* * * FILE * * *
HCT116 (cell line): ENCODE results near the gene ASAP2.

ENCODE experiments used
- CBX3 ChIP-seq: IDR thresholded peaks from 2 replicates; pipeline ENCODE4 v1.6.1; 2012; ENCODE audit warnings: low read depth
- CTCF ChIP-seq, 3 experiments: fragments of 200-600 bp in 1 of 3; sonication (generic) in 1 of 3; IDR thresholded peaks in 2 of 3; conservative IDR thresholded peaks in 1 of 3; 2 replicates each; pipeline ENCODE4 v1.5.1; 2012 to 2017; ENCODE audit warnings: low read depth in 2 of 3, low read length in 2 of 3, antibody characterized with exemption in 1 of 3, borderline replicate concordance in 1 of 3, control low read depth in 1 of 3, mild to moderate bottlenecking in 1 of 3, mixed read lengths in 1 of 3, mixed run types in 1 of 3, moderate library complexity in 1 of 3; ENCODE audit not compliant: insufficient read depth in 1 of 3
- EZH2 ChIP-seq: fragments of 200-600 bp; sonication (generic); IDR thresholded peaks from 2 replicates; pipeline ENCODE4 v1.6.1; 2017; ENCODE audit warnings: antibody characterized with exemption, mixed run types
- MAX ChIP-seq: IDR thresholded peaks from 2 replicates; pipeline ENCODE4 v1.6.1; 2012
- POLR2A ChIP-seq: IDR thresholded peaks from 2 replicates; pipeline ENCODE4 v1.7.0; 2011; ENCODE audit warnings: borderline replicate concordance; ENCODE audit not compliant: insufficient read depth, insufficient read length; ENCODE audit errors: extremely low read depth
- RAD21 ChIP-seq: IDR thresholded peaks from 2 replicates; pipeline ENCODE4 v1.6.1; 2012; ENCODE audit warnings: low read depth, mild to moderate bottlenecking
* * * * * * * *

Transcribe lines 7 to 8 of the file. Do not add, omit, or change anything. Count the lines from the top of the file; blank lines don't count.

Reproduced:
- POLR2A ChIP-seq: IDR thresholded peaks from 2 replicates; pipeline ENCODE4 v1.7.0; 2011; ENCODE audit warnings: borderline replicate concordance; ENCODE audit not compliant: insufficient read depth, insufficient read length; ENCODE audit errors: extremely low read depth
- RAD21 ChIP-seq: IDR thresholded peaks from 2 replicates; pipeline ENCODE4 v1.6.1; 2012; ENCODE audit warnings: low read depth, mild to moderate bottlenecking